The Sugar and Alzheimer's Connection | Mother Jones
Egged on by massive food-industry marketing budgets, Americans eat a lot of sugary foods. We know the habit is quite probably wrecking our bodies, triggering high rates of overweight and diabetes. Is it also wrecking our brains?
That's the disturbing conclusion emerging in a body of research linking Alzheimer's disease to insulin resistance—which is in turn linked to excess sweetener consumption. A blockbuster story in the Sept. 3 issue of the UK magazine The New Scientist teases out the connections.
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What's emerging, the magazine shows, is that insulin "also regulates neurotransmitters, like acetylcholine, which are crucial for memory and learning." That's not all: "And it is important for the function and growth of blood vessels, which supply the brain with oxygen and glucose. As a result, reducing the level of insulin in the brain can immediately impair cognition."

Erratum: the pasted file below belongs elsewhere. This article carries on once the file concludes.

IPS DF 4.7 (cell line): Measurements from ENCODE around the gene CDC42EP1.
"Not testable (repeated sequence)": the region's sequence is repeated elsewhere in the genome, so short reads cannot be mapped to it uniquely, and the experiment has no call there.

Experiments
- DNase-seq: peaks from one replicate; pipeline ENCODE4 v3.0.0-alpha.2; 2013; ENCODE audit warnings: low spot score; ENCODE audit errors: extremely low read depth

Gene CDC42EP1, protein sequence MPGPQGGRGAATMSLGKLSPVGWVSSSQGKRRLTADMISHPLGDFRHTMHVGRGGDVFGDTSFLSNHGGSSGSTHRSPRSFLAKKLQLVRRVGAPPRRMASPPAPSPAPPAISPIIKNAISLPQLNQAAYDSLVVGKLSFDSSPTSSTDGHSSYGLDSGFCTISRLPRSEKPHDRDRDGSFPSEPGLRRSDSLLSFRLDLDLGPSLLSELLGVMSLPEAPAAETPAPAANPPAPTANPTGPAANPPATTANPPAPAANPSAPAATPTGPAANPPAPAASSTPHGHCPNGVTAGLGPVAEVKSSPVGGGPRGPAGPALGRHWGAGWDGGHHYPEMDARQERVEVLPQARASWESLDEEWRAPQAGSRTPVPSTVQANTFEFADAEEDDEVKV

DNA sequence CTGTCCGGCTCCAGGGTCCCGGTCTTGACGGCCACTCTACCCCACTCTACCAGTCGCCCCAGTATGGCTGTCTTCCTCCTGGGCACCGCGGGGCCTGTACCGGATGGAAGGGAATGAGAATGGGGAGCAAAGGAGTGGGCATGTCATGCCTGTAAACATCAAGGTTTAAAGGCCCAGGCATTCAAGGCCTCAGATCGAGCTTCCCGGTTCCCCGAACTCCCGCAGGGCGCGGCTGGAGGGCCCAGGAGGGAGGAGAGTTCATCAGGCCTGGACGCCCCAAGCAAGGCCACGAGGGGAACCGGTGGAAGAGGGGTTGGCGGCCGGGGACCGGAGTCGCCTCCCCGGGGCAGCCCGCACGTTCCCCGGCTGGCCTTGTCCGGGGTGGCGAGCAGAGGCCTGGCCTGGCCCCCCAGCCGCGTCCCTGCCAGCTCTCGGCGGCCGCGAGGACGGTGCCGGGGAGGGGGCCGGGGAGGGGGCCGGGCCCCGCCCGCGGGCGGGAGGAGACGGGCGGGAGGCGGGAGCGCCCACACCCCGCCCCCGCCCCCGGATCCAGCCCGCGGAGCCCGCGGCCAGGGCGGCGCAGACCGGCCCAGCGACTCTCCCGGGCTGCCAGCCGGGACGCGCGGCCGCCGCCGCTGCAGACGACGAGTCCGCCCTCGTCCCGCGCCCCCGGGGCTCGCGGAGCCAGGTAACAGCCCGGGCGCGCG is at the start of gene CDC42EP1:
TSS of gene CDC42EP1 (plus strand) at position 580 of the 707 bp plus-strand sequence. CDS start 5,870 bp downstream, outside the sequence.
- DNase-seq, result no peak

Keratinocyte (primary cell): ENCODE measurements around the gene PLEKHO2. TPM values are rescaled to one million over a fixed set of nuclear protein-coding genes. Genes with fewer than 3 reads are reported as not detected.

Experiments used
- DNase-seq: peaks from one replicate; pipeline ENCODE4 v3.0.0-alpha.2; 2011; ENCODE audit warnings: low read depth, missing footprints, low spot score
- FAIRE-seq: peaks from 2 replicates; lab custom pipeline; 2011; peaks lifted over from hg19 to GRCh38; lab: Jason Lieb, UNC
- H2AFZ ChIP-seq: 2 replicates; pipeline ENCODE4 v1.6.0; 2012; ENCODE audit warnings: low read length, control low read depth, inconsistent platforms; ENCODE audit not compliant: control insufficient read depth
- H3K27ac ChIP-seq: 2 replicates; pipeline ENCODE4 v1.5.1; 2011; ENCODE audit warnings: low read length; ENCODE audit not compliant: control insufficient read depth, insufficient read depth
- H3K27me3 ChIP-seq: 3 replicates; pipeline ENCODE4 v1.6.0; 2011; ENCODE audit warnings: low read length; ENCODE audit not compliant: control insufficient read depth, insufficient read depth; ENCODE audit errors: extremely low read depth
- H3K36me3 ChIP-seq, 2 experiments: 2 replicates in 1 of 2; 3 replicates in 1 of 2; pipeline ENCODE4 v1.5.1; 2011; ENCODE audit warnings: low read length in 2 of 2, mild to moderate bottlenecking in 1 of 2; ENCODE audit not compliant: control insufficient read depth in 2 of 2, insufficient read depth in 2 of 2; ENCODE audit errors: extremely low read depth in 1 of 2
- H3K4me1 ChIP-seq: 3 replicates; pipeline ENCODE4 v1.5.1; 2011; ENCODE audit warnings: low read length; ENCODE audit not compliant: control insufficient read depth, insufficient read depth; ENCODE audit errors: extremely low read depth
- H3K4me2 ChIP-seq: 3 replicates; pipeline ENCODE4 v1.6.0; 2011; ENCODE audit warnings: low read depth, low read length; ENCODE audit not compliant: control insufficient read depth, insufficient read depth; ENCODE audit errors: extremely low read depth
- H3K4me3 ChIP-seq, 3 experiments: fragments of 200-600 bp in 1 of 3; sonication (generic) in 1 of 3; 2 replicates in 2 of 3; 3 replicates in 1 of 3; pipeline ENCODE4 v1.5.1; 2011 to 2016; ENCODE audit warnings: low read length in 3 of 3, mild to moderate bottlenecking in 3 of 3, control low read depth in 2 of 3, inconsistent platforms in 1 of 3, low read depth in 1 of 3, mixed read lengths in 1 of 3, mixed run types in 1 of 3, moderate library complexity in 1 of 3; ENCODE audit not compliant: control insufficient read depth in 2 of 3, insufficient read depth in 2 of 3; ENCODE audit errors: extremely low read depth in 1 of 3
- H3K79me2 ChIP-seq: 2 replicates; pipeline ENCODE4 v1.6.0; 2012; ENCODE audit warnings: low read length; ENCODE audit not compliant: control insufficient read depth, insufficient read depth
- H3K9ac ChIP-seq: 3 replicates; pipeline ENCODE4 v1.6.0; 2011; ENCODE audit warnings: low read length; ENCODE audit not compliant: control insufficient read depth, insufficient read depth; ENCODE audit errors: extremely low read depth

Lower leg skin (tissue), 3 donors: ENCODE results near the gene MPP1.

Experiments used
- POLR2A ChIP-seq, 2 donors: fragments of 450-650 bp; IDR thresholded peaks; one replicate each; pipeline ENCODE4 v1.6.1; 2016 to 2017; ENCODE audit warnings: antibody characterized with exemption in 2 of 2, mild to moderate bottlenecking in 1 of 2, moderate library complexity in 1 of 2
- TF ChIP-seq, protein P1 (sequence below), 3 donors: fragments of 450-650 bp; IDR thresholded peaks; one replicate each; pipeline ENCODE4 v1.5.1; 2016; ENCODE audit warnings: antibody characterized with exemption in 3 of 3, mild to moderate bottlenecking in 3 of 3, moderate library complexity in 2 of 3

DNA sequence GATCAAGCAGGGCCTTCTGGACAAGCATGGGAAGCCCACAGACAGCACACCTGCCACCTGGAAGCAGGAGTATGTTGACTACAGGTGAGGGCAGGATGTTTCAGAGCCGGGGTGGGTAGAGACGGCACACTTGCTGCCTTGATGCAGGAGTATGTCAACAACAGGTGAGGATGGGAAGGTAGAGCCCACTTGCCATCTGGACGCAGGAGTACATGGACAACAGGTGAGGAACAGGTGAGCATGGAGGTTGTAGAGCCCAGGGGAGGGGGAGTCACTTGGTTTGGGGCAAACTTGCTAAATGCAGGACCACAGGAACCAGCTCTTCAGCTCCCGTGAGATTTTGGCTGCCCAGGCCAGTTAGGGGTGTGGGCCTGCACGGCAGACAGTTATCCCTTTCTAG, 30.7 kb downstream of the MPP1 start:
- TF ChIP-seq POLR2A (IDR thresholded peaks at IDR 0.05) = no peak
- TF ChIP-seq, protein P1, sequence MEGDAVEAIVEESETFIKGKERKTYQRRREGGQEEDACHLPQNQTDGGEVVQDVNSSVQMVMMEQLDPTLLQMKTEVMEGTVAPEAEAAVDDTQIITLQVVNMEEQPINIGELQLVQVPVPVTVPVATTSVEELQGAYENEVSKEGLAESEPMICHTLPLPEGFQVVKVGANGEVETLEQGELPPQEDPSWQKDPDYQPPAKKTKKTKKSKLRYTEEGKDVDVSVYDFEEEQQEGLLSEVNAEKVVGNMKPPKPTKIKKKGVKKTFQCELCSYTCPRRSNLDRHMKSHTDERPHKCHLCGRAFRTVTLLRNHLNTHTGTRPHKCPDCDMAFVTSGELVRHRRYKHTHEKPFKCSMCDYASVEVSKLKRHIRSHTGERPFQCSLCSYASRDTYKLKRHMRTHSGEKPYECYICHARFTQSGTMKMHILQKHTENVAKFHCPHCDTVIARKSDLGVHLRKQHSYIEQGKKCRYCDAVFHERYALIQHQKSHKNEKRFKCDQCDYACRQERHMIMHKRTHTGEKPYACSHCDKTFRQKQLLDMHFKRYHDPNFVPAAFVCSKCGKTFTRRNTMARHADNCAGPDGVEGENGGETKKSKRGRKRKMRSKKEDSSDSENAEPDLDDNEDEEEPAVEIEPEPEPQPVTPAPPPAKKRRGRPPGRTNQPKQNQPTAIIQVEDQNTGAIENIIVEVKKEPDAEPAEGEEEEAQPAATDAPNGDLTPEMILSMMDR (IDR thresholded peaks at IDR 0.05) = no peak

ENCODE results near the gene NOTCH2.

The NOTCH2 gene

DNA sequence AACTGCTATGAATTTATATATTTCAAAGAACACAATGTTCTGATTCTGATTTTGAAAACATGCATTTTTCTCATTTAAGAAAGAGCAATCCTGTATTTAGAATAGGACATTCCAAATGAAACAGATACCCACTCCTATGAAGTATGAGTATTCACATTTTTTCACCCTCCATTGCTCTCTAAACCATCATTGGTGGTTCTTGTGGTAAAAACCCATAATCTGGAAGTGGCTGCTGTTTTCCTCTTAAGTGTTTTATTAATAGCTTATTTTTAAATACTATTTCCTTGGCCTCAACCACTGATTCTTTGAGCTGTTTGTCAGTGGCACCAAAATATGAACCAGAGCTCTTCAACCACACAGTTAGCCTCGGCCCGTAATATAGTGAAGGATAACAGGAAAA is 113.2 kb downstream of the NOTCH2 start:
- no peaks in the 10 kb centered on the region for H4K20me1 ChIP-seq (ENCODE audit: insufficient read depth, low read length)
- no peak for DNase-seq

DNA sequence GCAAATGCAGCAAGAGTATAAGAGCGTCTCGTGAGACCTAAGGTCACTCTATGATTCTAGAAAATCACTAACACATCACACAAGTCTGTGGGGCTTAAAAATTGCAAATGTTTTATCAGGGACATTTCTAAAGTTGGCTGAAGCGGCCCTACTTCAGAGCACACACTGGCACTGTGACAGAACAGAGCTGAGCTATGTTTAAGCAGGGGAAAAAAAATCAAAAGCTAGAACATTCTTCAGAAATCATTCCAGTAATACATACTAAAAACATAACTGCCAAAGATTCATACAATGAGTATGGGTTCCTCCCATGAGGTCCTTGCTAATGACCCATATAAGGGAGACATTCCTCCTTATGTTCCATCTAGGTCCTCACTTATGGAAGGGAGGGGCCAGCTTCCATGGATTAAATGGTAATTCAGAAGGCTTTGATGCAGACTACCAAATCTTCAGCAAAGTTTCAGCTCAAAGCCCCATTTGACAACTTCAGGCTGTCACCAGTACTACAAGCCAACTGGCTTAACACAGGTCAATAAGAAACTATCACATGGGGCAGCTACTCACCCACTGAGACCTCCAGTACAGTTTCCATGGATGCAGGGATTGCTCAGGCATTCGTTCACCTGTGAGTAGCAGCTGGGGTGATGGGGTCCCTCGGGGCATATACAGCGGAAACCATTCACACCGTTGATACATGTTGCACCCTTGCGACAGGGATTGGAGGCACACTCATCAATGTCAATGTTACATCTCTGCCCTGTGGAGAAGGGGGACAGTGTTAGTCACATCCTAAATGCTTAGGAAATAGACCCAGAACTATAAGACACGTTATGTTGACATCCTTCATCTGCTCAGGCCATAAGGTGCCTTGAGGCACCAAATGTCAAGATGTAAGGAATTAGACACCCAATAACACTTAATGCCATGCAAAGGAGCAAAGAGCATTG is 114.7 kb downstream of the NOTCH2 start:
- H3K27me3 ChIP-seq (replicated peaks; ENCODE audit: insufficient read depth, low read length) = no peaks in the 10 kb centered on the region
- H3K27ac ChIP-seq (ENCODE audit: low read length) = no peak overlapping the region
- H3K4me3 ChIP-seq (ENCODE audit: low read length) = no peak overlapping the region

So when people develop insulin resistance, New Scientist reports, insulin spikes "begin to overwhelm the brain, which can't constantly be on high alert," And then bad things happen: "Either alongside the other changes associated with type 2 diabetes, or separately, the brain may then begin to turn down its insulin signalling, impairing your ability to think and form memories before leading to permanent neural damage"—and eventually, Alzheimer's.
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